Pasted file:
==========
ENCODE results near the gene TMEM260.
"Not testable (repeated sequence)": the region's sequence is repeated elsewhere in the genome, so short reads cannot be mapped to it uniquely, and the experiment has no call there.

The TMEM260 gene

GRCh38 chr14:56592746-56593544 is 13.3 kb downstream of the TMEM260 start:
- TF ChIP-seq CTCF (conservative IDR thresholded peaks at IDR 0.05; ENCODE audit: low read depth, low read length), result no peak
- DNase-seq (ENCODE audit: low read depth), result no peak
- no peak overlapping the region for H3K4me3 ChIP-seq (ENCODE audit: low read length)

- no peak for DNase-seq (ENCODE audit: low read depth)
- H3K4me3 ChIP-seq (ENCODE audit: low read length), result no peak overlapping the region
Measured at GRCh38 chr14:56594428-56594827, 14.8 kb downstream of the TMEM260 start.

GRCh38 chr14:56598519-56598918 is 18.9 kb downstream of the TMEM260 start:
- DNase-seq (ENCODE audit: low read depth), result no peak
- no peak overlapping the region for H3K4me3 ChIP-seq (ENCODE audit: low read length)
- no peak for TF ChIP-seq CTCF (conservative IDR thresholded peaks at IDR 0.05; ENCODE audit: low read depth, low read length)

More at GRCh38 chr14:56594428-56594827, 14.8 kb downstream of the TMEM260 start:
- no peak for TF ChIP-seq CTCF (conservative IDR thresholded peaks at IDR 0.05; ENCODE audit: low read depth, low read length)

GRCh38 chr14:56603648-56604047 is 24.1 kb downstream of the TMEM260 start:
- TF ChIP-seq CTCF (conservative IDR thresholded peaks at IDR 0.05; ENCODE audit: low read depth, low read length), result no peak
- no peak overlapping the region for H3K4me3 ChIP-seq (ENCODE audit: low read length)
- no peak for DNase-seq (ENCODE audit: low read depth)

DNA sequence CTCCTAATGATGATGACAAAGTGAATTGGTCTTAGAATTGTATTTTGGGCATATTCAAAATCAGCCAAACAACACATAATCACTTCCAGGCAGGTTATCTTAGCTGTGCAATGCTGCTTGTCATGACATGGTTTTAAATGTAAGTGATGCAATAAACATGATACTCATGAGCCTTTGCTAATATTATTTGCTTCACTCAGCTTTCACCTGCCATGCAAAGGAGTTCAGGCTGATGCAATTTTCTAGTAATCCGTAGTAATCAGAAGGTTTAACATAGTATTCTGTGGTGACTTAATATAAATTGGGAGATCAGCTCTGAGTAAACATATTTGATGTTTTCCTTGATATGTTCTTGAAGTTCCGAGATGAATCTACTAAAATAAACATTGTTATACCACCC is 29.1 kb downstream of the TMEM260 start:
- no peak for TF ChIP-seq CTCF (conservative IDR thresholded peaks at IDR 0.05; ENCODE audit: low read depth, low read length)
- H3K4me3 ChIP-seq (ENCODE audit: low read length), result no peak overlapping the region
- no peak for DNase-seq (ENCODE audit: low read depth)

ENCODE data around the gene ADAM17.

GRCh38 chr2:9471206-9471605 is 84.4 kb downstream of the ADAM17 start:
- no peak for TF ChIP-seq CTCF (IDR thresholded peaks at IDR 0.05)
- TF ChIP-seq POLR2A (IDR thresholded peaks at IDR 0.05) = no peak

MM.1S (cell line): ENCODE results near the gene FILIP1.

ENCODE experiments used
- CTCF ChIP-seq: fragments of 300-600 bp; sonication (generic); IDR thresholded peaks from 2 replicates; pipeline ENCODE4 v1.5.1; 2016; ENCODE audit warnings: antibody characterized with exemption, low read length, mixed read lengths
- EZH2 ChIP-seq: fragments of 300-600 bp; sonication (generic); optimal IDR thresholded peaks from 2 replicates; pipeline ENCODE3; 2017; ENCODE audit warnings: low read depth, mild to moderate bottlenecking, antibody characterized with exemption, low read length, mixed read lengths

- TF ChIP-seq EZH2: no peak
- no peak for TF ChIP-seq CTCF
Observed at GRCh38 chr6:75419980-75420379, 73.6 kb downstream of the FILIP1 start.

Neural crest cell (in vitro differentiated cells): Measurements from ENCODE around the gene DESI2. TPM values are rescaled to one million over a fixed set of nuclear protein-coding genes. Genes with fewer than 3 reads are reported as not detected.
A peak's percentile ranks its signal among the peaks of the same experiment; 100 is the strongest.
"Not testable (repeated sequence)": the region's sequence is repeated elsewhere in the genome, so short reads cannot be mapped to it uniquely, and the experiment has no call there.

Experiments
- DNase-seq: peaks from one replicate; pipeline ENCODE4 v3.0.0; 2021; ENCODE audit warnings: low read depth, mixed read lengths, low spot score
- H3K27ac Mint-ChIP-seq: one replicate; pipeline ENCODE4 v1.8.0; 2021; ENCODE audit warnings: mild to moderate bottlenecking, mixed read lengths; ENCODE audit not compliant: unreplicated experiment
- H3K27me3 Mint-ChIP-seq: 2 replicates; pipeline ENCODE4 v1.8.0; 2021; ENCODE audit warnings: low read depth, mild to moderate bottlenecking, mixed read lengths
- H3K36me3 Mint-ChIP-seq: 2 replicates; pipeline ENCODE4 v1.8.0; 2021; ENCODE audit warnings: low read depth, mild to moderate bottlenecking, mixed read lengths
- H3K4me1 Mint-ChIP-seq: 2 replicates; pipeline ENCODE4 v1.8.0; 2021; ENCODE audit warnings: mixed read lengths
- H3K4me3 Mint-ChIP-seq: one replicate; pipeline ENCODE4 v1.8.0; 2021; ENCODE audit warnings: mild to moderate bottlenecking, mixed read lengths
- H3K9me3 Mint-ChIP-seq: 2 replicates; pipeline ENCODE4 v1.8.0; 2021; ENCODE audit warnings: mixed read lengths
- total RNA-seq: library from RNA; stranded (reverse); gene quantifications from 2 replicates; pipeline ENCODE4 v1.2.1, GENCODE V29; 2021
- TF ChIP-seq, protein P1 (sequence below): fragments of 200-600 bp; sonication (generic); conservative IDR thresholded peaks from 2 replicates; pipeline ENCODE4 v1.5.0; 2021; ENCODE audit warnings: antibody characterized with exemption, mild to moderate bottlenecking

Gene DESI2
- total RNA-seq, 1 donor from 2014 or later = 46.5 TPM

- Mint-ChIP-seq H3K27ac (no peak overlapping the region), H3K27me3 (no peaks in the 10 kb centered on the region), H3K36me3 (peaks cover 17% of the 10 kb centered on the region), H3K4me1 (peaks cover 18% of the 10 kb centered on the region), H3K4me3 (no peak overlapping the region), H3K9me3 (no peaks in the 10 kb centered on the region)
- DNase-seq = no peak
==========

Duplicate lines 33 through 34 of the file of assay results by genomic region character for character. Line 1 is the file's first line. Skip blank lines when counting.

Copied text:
- TF ChIP-seq EZH2: no peak
- no peak for TF ChIP-seq CTCF